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I wonder about the native language of the author of the news item so maybe it was an honest mistake.


 
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Typical of most journalists today, he gets the information he should not print right and the tag line wrong. I actually remember when it was a respected profession that reported on actual news items that were relevant to our lives. I actually had one tell me during an interview that they were now part of the entertainment industry and that if they printed actual news stories they would be out of a job as not enough people would read them.
 

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Its new technology, the whole gun folds up to look like a flashlight.
 

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Got ya. I'm ignorant on these things...didn't see how it could be dangerous. Figured the Taliban would be well aware of where the soldiers were based and where they patrolled already anyhow.
 

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I don't see anything wrong with stating the company/batt/etc and I don't see how printing the info is going to create any security concerns for this soldier.

I think people get a little too uptight about what they perceive to be "operational security" issues such as pictures of FOBs, soldiers, and lists of unit locations. The reality is, the local populace, including the enemy, know exactly what unit is operating there and after 6-12 months of contact they're going to recognize all the soldier's faces as well.

So please explain to me how listing the unit info places this soldier or his unit in any danger theyre not already in?
 

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Operational security usually makes it a rule to not discuss a unit's location or area of operation. The bad guys usually get the information from the local shop keepers and such (who get it from military personnel that don't pay any attention to operational security rules either) but for a newspaper reporter to publish that info isn't appropriate.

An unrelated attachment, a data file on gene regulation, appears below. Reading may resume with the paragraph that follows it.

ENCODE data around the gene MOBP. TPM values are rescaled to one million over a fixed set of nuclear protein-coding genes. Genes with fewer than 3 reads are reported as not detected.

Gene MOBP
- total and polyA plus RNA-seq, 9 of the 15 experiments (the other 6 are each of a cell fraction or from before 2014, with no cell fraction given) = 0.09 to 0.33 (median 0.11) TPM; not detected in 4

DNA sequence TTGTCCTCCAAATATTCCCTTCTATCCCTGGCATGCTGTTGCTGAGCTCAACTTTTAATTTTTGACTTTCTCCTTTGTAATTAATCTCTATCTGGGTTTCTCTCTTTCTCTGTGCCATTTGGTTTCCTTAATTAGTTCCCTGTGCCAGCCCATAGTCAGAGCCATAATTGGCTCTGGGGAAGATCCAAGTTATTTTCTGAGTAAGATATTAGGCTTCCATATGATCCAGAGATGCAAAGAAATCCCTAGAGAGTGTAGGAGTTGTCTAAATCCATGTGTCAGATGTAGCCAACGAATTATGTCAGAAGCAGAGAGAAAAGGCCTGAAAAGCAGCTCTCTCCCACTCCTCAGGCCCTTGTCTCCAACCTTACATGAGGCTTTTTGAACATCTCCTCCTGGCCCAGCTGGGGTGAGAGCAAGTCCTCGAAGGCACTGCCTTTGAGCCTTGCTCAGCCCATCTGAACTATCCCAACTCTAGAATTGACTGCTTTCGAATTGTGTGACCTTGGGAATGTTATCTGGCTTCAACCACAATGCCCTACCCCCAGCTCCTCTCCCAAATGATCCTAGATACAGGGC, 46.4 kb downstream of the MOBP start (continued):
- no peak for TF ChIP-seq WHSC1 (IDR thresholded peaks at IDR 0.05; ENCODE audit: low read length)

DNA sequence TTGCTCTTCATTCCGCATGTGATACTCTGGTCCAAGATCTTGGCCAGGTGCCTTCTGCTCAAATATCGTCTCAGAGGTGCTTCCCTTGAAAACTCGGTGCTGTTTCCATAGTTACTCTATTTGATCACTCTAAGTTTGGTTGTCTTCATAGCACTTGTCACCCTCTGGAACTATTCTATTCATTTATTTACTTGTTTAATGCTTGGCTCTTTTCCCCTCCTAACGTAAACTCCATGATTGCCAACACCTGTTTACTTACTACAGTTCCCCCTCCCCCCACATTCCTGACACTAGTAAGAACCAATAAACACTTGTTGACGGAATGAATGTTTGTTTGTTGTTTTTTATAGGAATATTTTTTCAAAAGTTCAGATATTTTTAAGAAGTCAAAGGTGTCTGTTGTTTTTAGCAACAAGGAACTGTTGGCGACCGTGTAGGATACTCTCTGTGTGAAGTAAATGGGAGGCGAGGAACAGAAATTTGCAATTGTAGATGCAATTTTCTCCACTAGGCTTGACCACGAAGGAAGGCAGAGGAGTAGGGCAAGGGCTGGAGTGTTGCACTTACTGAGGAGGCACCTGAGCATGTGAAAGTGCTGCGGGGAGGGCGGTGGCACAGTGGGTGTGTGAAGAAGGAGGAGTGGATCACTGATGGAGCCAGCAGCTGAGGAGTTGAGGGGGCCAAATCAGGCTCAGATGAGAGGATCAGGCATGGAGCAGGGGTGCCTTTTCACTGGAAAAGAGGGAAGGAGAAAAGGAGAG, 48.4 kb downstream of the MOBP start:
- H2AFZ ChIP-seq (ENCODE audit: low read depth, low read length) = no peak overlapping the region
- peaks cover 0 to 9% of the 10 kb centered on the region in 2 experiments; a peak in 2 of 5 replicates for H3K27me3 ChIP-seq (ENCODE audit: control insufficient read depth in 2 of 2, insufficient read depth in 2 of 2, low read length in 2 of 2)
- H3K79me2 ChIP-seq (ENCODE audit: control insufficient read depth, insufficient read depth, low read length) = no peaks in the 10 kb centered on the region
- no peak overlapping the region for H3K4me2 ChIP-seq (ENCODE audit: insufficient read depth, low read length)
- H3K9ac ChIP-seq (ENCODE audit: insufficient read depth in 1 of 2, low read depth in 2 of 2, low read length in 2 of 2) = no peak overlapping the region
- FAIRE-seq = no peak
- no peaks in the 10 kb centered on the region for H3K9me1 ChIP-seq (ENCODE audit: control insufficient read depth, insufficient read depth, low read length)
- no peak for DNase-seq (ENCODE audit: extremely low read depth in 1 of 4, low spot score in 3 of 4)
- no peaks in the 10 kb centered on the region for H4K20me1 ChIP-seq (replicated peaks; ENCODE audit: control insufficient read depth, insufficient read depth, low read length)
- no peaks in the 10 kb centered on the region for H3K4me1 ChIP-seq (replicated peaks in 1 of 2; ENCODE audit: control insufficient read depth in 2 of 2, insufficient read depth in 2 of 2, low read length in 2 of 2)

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Operational security usually makes it a rule to not discuss a unit's location or area of operation. The bad guys usually get the information from the local shop keepers and such (who get it from military personnel that don't pay any attention to operational security rules either) but for a newspaper reporter to publish that info isn't appropriate.
Can recall 2006, when US ARMY USB sticks showed up on the bazars of Bagram and Kabul. Stolen from local cleaning personell from the desks. From this on one soldier was ordered to watch the locals cleaning our office tent. BTW Us Army simply bought them back.
Wolf
 

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Every unit I worked with in Afghanistan was known by the locals. With COIN operations each unit takes it upon itself to have a personal relationship with the locals and most units make it a point of identifying themselves both on the individual and the unit level.

When you have units coming and going every 6-12 months it's important for your unit to identify itself and basically say "this is how we do business and this is what you can expect from us"

So again, I think worrying about "operational security" with regards to the press printing units and faces is a none issue.